Monday, August 8, 2011

Tying My Own Dang Shoes



Remember how frustrating it was learning to tie your shoelaces? I remember and liken it to learning to write better.


There are those who’ll simply tie your shoes for you. They’ll crunch down until you hear their knees crack and they’ll slip loops together, making it look seamless and easy. We’ll call these people editors.


There are those willing to show you how to tie your shoes even if it takes over a hundred tries. They model the action for you, hands busy with their own shoeslaces, hoping you’ll snag the appropriate steps as you witness. We’ll call this group mentors or authors of excellent books you’ve read.


Then there’s Velcro (or slip on shoes). The cop out. I don’t want to settle for Velcro. I’m not much of the formulaic, do it like she does it kind of writer. We’ll call this becoming an imitation writer.


When it came time for me to learn how to tie my shoes I studied, I concentrated…and I practiced. (And as with tying my shoeslaces, I did (and still do) my share of flubbing. I end up with floppy strings more than I care to admit.)


I’m a hands on learner. I can be reading six books at once, and though I happen to believe reading is an essential tool to help develop stronger writing skills, it’s actually sitting down to write that incites the most improvement. I’m in the 'I want to tie my own dang shoes' camp.


And now I’m all about the double knot.


What shoelace tying camp are you in? Do you see value in studying how others improve while establishing your own shoe tying groove?


*photo by flickr

22 comments:

  1. I want to tie my own dang shoes as well! I blog and journal to get me in the groove of writing every day and improving my skills. I will also be taking some classes, and if I came across someone who would mentor me, I'd be very happy. I couldn't stand to have someone do something for me, because I would think that they deserved the credit.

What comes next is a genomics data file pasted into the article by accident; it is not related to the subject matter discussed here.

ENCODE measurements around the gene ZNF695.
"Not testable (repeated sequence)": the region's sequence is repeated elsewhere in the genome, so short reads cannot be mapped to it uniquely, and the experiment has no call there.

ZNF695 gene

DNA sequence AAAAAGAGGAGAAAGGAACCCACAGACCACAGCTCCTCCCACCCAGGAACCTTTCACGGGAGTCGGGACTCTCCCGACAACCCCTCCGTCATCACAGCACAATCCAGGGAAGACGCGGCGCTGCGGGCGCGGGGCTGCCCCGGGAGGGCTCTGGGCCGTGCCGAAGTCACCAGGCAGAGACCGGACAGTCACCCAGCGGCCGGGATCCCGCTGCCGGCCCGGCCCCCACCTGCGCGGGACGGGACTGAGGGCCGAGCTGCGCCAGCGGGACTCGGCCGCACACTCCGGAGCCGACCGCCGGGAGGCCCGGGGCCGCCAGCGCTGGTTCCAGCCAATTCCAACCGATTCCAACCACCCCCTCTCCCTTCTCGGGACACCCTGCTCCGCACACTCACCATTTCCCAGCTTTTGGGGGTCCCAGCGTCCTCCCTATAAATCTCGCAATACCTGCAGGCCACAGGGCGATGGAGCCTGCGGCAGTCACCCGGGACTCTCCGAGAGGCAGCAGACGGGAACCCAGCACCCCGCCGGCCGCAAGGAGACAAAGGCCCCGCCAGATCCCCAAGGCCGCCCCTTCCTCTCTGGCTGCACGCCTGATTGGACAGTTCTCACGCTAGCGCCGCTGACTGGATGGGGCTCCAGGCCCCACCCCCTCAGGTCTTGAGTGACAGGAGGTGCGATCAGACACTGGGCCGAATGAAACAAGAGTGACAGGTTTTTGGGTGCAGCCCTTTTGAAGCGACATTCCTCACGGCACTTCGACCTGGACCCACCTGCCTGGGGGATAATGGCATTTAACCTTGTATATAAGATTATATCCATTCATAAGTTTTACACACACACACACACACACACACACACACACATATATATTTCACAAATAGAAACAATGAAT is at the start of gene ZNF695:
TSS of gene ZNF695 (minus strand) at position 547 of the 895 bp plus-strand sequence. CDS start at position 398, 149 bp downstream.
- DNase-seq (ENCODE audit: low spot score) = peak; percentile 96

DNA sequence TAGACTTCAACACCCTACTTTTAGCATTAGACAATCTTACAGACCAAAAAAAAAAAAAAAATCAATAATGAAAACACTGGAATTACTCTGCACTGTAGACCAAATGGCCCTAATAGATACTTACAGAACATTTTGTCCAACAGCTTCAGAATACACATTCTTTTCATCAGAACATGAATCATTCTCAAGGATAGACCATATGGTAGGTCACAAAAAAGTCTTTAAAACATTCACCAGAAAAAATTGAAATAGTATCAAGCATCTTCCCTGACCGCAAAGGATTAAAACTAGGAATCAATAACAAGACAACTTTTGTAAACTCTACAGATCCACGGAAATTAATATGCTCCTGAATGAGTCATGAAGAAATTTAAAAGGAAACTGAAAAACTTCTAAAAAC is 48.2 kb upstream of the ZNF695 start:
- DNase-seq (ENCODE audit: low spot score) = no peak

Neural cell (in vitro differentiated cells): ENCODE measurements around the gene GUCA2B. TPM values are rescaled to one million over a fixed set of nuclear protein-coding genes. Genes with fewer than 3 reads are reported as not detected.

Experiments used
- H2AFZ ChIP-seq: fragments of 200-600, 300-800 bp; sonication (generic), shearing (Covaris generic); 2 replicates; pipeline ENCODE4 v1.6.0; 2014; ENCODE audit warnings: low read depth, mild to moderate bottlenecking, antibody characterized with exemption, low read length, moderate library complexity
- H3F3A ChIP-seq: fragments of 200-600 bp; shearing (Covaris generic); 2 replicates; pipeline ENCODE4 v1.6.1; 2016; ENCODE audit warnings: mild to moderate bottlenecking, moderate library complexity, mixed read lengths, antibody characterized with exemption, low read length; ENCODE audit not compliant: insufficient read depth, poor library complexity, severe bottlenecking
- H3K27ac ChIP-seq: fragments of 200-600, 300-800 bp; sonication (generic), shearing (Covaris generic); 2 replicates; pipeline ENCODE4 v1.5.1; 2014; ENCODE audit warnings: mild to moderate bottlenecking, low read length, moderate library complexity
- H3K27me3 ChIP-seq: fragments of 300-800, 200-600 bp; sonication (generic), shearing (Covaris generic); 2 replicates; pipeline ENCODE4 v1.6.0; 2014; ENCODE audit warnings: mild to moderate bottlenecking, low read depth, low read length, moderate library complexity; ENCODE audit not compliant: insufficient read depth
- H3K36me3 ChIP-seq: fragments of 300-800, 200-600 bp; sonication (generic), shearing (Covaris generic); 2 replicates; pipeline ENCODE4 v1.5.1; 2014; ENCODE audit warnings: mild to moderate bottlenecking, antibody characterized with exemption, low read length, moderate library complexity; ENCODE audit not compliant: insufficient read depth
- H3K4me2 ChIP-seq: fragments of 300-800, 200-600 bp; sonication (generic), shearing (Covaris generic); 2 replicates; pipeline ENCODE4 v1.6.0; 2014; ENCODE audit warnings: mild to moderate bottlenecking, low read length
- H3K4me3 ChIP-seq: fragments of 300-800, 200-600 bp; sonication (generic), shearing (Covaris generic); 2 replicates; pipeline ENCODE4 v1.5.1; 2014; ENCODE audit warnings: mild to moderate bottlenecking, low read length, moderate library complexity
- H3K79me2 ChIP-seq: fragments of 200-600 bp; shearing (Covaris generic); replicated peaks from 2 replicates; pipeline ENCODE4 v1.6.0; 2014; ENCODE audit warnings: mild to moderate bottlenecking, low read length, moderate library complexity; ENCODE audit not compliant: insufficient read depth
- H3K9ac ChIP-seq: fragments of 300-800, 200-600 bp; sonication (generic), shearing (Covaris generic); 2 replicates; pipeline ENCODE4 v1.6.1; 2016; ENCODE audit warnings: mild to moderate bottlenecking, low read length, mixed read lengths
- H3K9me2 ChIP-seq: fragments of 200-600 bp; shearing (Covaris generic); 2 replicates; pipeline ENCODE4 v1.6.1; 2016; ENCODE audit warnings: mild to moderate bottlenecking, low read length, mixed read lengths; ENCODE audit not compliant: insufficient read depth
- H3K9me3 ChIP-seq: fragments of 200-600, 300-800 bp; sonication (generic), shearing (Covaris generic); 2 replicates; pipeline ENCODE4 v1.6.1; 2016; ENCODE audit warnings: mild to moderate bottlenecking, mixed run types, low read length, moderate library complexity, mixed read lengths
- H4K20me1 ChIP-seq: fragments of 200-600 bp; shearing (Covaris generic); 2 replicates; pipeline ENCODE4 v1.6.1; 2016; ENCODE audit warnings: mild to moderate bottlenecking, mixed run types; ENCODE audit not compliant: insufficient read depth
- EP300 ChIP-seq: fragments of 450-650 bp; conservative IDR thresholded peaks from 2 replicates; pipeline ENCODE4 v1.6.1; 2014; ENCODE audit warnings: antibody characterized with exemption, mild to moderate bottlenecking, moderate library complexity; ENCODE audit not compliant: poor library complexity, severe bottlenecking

tiannamae.blogspot.com

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  2. Great post, Wendy. I'm working on double knots as well. Funny thing, you talking about Velcro shoes.

    I had an experience with a velcro wearer this weekend. You can't take short cuts. You can't skip studying. You can't write on a whim and expect to see the same fruits of those who've been working on their laces for years.

    And most importantly, you must have a teachable spirit.

    Perfect post.

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  3. You know what, I'm thinking I'll be learning to tie these shoes forever..at least perfecting the tie. I don't believe you are ever done learning how to write. There is always more to learn, more to perfect. But getting to a point where the laces at least stay tied would be awesome and I think that'd be when publication comes.

    The road from there won't be easy, but what a nice spot to continue to work from!

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  4. Love it, Wendy. I want to tie my own dang shoes too. And like you, I learn and grow the most when I'm crouches down low, knotting up those laces.

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  5. I love this. I've got the basic shoe-tying strategy down. Sometimes I even manage a double-knot. The problem is that it never looks quite right in the end. It's awkward, as though I just learned how to tie. Imagine that! :)

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  6. Great comparison, Wendy! This post really struck home with me because my oldest just learned how to tie his shoes. :)